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HERIOT-WATT UNIVERSITY MALAYSIA

D38TA: CONSTRUCTION TECHNOLOGY 2


EXPLORATION 1: MECHANICAL
PROPERTIES OF STEEL

TAN XI LI
H00306617
INTRODUCTION

The mechanical properties of a material determine the usefulness of the material


and affect the service expected. This involved the deformation or fracture under
different forces, temperature, time or other conditions. The modulus of elasticity,
yield point, ultimate tensile strength, plasticity, toughness, ductility and fracture are
important in structure. The exploration is to examine the properties of a basic
structural material, steel.

Objective :

1. To study and observe the relationship between stress and strain of steel.
2. To determine the yield point, ultimate tensile strength and modulus of
elasticity of steel.
3. To study and differentiate the elastic, plastic and fracture behaviour of steel
when subjected to loading.

EXPERIMENT METHOD AND PROCEDURE


Materials and Equipment :

Galdabini testing machine, Vernier calliper, extensometer, ruler, marker pen, mild
steel plate.

Experimental Procedure :

1. Worked with lecturer and lab assistant to complete a tensile test with
Galdabini testing machine.
2. Measure and record the measurement of the mild steel plate include the
cross-sectional area and gauge length.
3. Mark the gauge length on the steel plate with a marker pen.
4. Place mild steel plate at the bottom grip and hold vertically, turn the handle of
bottom grip to grip the plate as tightly as possible.
5. Adjust the top grip with same instruction in procedure 1.
6. Start the Trapezium software which connected with the testing machine.
7. Both top and bottom grip move in opposite direction in a specific constant test
speed.
8. A graph of Load(N) versus Deformation(µm) will be generated during the
experiment.
9. As the steel plate broken, the testing machine stop automatically and remove
the plate from the machine.
10. Observe and record each of the data and graph obtain by the software during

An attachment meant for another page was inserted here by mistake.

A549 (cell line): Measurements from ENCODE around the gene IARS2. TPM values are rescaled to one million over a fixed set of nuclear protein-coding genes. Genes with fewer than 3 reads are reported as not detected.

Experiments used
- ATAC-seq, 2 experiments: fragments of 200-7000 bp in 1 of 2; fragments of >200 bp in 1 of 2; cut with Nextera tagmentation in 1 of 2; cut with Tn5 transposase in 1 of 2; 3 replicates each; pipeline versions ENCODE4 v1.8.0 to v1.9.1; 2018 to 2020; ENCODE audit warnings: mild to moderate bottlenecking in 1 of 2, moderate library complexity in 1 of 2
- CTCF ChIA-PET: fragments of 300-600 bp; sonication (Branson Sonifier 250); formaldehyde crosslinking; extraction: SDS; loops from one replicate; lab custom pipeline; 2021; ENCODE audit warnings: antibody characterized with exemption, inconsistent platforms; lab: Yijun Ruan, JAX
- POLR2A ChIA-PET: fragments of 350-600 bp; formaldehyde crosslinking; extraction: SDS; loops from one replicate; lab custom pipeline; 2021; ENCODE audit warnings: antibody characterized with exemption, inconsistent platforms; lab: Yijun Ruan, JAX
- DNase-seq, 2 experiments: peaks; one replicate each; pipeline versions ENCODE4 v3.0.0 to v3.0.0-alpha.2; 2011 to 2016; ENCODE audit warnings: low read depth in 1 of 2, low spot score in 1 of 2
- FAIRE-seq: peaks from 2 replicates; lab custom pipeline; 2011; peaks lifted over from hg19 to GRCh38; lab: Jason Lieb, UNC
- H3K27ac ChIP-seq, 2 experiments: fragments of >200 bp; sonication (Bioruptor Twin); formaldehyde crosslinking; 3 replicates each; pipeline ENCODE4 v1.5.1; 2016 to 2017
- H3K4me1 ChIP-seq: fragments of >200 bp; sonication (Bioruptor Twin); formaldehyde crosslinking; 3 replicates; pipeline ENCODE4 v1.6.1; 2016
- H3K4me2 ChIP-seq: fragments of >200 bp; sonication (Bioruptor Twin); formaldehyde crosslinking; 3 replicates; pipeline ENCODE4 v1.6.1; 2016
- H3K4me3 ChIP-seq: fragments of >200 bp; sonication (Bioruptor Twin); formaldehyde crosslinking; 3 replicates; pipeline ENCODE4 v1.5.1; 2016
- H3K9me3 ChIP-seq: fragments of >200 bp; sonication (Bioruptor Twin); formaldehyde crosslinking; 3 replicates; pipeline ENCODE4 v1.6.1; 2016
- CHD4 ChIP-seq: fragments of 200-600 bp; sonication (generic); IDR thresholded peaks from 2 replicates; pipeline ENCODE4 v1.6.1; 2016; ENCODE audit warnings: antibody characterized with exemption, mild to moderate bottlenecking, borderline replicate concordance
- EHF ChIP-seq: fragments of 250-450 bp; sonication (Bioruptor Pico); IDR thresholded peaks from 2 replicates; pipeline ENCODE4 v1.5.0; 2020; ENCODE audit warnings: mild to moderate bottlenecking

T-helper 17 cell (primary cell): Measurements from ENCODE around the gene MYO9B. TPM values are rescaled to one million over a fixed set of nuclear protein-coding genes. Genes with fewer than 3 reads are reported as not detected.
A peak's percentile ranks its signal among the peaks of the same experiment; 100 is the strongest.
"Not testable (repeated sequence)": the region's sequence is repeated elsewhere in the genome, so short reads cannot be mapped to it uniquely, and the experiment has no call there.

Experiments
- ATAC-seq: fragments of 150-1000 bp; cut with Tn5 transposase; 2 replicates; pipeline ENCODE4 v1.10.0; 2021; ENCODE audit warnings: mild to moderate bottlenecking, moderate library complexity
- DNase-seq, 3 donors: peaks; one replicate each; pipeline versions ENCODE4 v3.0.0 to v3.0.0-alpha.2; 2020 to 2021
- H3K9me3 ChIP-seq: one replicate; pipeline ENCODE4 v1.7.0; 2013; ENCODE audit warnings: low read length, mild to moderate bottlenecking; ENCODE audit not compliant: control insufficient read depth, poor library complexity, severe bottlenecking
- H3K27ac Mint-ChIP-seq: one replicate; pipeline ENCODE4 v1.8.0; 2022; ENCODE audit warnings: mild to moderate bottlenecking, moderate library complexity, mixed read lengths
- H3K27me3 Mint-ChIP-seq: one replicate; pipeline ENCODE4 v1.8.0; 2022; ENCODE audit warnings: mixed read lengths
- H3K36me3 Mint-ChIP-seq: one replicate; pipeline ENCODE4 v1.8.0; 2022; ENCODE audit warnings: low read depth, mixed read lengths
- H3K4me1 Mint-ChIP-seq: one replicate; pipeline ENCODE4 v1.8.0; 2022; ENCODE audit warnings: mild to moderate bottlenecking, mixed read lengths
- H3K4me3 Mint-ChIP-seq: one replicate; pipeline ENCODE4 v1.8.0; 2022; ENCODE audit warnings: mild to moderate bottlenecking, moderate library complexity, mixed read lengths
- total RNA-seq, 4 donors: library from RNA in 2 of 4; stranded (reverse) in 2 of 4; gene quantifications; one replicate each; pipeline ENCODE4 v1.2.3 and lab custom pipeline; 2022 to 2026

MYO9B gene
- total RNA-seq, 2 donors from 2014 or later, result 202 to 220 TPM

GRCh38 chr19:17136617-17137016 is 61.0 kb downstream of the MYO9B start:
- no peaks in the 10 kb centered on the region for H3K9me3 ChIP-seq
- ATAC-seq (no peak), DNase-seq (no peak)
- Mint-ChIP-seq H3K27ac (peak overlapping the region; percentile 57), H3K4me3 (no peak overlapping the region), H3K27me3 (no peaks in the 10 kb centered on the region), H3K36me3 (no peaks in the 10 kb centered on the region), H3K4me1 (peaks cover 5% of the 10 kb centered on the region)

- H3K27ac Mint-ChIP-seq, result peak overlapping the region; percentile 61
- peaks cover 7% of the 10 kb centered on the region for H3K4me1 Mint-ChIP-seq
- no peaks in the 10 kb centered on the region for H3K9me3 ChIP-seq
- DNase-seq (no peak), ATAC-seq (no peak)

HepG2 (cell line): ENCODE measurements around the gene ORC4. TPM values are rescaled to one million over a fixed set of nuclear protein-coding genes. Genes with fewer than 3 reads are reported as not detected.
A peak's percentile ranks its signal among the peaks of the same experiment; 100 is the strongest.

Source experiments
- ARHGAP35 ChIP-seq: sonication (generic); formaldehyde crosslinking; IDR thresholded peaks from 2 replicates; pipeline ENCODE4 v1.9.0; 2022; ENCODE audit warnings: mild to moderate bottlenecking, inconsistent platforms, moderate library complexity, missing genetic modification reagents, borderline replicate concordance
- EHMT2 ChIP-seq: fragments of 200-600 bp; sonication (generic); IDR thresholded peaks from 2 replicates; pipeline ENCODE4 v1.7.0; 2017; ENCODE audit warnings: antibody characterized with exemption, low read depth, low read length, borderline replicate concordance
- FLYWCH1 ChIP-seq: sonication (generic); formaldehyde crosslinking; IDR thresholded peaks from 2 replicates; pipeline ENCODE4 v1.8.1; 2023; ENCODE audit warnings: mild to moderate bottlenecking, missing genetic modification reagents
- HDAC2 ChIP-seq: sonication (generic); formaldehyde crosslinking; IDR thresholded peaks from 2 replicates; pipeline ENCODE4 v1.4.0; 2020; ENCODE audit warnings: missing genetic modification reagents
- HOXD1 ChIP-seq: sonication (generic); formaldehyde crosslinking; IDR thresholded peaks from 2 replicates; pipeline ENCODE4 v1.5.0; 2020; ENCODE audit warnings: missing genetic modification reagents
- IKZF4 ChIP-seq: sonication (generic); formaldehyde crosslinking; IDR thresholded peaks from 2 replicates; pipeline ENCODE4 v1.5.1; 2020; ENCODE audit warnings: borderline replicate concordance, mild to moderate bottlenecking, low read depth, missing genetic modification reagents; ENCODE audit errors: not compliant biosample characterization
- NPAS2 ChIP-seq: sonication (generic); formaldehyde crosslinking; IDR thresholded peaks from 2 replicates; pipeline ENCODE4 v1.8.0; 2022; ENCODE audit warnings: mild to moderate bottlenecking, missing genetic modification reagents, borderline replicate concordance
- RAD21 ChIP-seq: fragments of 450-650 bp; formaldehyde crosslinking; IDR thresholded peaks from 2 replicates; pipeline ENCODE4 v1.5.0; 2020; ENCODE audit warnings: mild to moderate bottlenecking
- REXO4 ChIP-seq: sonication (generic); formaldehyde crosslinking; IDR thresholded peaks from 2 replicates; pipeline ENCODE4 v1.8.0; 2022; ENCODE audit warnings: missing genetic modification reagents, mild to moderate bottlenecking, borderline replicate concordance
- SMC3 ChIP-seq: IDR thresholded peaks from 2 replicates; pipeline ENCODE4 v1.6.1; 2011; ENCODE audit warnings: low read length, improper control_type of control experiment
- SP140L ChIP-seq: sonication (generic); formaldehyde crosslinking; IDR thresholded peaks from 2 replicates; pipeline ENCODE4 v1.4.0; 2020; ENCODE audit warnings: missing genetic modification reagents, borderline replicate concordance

the experiment.
11. Identify elastic, plastic and fracture behaviour of steel.
12. Determine modulus of elasticity, yield point and ultimate tensile strength of
the steel plate.

Safety Precautions:

1. Clean up any broken fragments from the specimens after test.


2. Ensure closed shoe, long pants, lab coats and googles are always worn
during experiment to prevent injuries.

Relevant Relationship :

RESULTS AND ANALYSIS

Measurements of specimen :
a) Initial diameter: 13.0mm e) Diameter at fracture: 11.0mm
b) Initial length: 16.0cm f) Length at fracture: 18.2cm
c) Initial thickness: 1.0mm g) Thickness at fracture: 0.9mm
d) Initial Cross-sectional area: 13mm2 h) Final cross-sectional area: 9.9mm2
Yield Point Ultimate Tensile Strength

Plastic Region

Elastic Region

Graph 1: Load against deformation of mild steel plate

Extension(division)
Load (N) Strain Stress(N/mm^2) Remark
µm
0 0 0.0000 0.0000
400 50 0.0003 30.7692
580 80 0.0005 44.6154
760 100 0.0006 58.4615
940 150 0.0009 72.3077
1120 200 0.0013 86.1538
1300 250 0.0016 100.0000
1480 300 0.0019 113.8462
1660 350 0.0022 127.6923
1840 400 0.0025 141.5385
2020 450 0.0028 155.3846
2200 600 0.0038 169.2308
2380 750 0.0047 183.0769
2560 1150 0.0072 196.9231
2740 1500 0.0094 210.7692
2920 2100 0.0131 224.6154
3100 3000 0.0188 238.4615
3299 4000 0.0250 253.7692 Failure
3500 5400 0.0338 269.2308 Failure
3750 17800 0.1113 288.4615 Ultimate failure

Table 1:Table of results


Variation of Stress with Strain (Elastic Region)
350.0000
y = 11552x + 78.152
300.0000

250.0000
Stress(N/mm^2)

200.0000

150.0000

100.0000

50.0000

0.0000
0.0000 0.0020 0.0040 0.0060 0.0080 0.0100 0.0120 0.0140 0.0160 0.0180 0.0200
Strain

Graph 2: Variation of Stress with Strain - Elastic Region

Variation of Stress with Strain


400.0000

350.0000

300.0000

250.0000
Stress

200.0000

150.0000

100.0000

50.0000

0.0000
0.0000 0.0200 0.0400 0.0600 0.0800 0.1000 0.1200
Strain

Graph 3: Variation of Stress with Strain - Elastic to fracture region


Calculation:

1. y = 11552x + 78.152
y = mx + c
m = gradient, Modulus of Elasticity = 11552 N/mm2

2. Yield Point = 253.77 MPa

3. Ultimate Tensile Strength = 288.46 MPa

DISCUSSION